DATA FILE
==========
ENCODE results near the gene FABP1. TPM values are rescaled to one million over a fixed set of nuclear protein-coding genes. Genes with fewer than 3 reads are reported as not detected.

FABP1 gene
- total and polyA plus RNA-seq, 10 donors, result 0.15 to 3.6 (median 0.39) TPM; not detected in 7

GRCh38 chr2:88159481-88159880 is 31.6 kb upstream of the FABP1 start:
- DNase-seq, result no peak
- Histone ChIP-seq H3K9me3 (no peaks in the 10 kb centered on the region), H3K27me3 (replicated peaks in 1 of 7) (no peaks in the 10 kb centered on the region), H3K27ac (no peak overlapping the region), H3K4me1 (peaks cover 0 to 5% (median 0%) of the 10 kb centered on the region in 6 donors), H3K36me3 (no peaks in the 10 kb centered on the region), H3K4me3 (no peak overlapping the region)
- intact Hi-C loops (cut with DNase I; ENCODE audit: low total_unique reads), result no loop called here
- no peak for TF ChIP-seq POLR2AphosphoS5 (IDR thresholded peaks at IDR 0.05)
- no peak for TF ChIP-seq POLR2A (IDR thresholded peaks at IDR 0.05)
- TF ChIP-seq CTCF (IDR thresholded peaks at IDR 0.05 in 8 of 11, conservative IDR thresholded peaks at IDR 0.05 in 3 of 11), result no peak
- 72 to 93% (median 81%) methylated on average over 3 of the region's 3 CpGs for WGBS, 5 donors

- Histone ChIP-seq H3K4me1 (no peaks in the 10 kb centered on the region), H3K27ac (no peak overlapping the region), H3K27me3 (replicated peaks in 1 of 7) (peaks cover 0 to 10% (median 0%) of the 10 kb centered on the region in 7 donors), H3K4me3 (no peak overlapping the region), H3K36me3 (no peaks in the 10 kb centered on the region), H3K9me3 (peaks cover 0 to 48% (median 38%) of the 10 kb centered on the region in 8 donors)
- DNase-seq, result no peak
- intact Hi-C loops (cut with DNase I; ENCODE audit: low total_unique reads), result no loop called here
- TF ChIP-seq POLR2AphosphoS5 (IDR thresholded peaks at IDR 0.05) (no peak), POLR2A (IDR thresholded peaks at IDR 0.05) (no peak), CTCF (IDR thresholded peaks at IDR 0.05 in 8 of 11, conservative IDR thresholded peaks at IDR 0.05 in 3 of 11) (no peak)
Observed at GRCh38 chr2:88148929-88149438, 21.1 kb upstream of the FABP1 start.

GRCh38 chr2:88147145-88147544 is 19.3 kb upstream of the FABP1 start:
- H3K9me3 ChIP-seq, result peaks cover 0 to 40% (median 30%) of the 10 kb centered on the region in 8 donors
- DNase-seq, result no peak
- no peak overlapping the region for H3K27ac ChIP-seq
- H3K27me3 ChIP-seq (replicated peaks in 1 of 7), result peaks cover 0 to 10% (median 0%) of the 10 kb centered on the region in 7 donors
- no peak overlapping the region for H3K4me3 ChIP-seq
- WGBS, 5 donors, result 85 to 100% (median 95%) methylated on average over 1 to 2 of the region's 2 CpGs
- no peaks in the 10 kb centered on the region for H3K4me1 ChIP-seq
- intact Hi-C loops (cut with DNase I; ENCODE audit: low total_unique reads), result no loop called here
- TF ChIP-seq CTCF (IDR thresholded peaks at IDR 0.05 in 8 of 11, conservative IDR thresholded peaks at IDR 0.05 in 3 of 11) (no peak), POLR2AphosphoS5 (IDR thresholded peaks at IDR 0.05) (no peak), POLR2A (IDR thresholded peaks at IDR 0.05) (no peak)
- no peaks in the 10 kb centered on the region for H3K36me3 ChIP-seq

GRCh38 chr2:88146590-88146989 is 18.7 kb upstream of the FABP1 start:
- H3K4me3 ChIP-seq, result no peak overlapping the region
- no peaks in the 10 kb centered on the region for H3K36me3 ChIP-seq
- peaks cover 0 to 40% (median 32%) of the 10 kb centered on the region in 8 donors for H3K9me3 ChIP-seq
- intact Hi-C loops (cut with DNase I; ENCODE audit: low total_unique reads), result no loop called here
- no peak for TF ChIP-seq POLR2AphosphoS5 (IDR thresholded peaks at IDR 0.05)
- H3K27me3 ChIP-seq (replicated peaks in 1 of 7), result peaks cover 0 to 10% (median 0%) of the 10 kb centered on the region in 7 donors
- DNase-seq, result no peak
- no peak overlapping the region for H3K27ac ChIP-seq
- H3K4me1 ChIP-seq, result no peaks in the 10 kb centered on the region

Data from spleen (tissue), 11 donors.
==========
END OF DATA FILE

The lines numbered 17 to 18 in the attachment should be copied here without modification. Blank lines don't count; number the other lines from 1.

GRCh38 chr2:88147145-88147544 is 19.3 kb upstream of the FABP1 start:
- H3K9me3 ChIP-seq, result peaks cover 0 to 40% (median 30%) of the 10 kb centered on the region in 8 donors